Wednesday, March 2, 2011

2007 Crozes-Hermitage

2007 Domaine Belle Les Pierreles Crozes-Hermitage

2007 Domaine Belle Les Pierrelles, AC Crozes-Hermitage

You see, this is a perfect example of how your perception of a wine can be wildly divergent from wine professionals. With all due respect, because I actually do agree with his tastes more often than not, John Szabo MS was way off on this Crozes-Hermitage. Way off. John wrote in his January 28th WineAlign newsletter:

There was more than a subtle murmur of excitement in the LCBO tasting lab as the writers came upon the Crozes-Hermitage, made from pure syrah. The appellation is not as highly regarded as the neighboring hill of Hermitage to the south, nor Côte-Rôtie across on the west banks of the Rhône River and further up-stream, nor even Cornas opposite. It’s more variable in style and quality, with some Crozes made using the technique of carbonic maceration to yield soft, simple, fruity reds for early enjoyment, while others are just simply lighter and less complex versions of more ‘serious’ northern Rhône syrahs. Yet there are a few producers with privileged sites whose exceptions prove the rules. Alain Graillot comes to mind, as does Jaboulet’s Domaine du Thalabert. Domaine Belle, on the other hand, is a new discovery for me, and it seems, is under the radar for many.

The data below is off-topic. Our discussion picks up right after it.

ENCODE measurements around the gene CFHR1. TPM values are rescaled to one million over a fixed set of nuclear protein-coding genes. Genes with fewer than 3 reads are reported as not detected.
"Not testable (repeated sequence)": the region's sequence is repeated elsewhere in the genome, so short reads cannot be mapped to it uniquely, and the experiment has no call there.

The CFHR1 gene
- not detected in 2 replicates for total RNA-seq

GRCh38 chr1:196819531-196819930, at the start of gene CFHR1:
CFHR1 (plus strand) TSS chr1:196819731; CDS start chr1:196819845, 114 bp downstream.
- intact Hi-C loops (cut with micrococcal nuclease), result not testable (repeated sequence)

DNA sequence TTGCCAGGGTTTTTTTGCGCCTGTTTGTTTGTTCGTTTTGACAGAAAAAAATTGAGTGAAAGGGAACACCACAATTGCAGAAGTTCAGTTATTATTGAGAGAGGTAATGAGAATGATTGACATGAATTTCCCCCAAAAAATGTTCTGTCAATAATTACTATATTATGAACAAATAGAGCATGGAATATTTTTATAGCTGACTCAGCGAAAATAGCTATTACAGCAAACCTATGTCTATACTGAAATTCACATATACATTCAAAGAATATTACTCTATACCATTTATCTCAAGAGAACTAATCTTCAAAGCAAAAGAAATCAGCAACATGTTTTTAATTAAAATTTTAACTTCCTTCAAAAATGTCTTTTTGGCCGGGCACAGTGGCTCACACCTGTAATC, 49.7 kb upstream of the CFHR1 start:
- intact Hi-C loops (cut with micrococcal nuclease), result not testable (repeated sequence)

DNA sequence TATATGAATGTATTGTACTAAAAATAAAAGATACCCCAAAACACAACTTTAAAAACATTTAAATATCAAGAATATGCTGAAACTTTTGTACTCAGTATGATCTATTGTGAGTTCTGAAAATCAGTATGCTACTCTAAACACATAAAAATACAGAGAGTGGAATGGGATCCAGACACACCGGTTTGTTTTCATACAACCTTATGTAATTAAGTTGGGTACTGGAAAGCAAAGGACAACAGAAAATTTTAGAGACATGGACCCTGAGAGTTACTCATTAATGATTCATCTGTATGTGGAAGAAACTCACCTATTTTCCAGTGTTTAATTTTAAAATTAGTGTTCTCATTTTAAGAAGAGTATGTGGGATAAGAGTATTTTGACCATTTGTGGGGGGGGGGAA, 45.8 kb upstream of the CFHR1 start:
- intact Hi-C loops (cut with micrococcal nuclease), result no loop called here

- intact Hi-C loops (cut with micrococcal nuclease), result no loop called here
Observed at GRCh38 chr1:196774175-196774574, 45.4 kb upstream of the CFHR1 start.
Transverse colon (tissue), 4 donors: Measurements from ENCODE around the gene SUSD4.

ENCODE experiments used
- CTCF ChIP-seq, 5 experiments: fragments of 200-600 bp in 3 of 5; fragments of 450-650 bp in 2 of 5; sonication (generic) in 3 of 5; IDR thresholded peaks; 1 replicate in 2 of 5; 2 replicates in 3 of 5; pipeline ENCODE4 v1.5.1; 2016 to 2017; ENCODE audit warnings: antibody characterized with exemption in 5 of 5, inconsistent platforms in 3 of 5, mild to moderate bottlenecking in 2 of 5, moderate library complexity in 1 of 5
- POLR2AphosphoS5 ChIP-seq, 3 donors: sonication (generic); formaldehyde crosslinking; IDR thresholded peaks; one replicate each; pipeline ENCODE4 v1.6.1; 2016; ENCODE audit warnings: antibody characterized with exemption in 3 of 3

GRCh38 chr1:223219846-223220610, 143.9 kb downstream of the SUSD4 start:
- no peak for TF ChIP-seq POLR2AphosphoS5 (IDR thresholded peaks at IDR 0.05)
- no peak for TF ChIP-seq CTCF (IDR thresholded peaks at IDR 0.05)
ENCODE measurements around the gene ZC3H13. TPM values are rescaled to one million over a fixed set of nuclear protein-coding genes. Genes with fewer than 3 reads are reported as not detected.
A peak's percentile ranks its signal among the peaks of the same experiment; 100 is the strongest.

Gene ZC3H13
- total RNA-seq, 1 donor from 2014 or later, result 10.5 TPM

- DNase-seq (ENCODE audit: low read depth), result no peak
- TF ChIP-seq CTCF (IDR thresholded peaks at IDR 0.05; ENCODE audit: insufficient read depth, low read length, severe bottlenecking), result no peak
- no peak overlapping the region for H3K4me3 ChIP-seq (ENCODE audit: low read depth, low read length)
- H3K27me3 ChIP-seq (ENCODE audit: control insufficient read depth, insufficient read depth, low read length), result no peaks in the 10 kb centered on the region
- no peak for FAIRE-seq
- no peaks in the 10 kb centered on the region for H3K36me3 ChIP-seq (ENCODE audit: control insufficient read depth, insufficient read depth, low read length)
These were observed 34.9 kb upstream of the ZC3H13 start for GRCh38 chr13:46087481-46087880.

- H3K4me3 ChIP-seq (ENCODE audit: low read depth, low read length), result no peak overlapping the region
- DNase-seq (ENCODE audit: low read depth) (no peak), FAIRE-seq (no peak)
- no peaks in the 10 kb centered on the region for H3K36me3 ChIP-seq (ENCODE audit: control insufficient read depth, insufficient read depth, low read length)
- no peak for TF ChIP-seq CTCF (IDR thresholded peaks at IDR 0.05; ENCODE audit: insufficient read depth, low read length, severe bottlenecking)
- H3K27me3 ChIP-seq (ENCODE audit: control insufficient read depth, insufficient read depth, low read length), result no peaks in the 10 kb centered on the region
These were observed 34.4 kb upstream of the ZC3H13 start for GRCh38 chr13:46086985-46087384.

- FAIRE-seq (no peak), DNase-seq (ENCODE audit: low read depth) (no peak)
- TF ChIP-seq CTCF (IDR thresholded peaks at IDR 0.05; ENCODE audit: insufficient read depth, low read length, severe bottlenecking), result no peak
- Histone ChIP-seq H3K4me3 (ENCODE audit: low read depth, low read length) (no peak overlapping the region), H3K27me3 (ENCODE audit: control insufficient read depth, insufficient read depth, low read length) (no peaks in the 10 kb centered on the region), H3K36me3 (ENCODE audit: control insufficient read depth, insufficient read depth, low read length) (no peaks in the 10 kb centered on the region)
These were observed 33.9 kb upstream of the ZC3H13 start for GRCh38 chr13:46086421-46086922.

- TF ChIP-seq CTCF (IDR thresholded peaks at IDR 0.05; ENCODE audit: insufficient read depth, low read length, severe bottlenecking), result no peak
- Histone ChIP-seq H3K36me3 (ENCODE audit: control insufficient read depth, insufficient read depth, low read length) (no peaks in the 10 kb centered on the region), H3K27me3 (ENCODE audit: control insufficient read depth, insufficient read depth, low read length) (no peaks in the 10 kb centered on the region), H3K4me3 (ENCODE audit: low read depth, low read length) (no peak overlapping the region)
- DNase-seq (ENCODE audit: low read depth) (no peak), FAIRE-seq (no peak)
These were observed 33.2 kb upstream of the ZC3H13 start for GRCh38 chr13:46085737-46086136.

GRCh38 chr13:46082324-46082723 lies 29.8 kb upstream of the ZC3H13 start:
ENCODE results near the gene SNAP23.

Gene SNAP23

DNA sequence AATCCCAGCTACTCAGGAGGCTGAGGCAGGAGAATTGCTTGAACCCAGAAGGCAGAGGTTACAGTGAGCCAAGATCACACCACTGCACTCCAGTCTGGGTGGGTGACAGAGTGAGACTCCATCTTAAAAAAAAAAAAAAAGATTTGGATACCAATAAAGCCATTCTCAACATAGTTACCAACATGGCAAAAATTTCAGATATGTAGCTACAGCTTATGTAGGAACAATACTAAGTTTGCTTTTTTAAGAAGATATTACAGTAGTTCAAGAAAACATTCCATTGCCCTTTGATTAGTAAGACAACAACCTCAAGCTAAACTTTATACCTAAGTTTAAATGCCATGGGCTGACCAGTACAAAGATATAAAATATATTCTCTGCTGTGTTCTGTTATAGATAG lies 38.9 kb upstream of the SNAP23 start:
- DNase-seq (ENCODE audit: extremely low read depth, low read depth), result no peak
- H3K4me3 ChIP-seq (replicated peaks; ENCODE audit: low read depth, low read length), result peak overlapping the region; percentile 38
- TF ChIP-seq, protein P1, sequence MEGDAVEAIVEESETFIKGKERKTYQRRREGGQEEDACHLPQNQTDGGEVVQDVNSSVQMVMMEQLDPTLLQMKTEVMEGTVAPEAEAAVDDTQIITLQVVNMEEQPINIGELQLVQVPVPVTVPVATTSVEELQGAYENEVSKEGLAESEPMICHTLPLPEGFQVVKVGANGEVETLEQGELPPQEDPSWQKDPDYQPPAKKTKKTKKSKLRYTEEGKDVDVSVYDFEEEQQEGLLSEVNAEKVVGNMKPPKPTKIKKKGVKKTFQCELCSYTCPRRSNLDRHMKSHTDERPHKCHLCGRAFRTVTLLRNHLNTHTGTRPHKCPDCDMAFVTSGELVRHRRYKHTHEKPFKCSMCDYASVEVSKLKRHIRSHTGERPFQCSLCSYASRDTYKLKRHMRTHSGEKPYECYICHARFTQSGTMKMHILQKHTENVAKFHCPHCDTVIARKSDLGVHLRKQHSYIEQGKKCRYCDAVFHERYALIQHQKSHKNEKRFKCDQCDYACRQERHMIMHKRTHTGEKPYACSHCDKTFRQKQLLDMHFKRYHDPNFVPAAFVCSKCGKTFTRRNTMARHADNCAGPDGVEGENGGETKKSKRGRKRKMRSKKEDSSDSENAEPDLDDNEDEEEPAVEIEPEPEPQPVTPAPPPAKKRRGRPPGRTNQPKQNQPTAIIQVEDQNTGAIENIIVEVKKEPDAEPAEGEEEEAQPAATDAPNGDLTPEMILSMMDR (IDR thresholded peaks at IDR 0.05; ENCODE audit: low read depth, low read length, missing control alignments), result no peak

and

Domaine Belle is a modest-sized family-run estate located in the village of Larnage, just a few kilometers north of the Hermitage AOC. Former member of the very good co-op in Tain-Hermitage, Philippe struck out on his own in 1988 after he had completed his winemaking education in Montpellier. The LES PIERRELLES CROZES-HERMITAGE is made from vines in the vineyard of the same name. It has classic spicy, peppery, leathery, unmistakable northern Rhône-styling, with character and class well above the asking price, and the depth and complexity of many Côte-Rôties and Hermitages. It also has the potential to improve with age over the next 2-3 years. In the US this sells regularly for about $30/bottle, so at $22.95, I’d consider it top value.

Pretty words, but in my opinion, the wine was anything but authentic, regional, or worth drinking. Bottle variation, tasting conditions aside, the wine tasted nothing like the above description. Nothing alike. It was overly macerated, confected, with a limp, flabby body. Cheap. Difficult to find any redeeming values - perhaps if it was $12.95, it wouldn't sting as much, but for $23, this is an incredibly limp-dicked wine.

I like syrah, especially from the northern Rhône. This should have been a quality wine, implied by both price and the labelling of a lieu-dit. So what's going on? Was this a bad bottle? Is my tasting ability suspect? Or is it the simple fact that everyone has different tastes and as much as you would like to, you can't always trust what a wine writer lays down in print.

Just don't tell me this is what a good syrah tastes like. It's not.

DF

No comments:

Post a Comment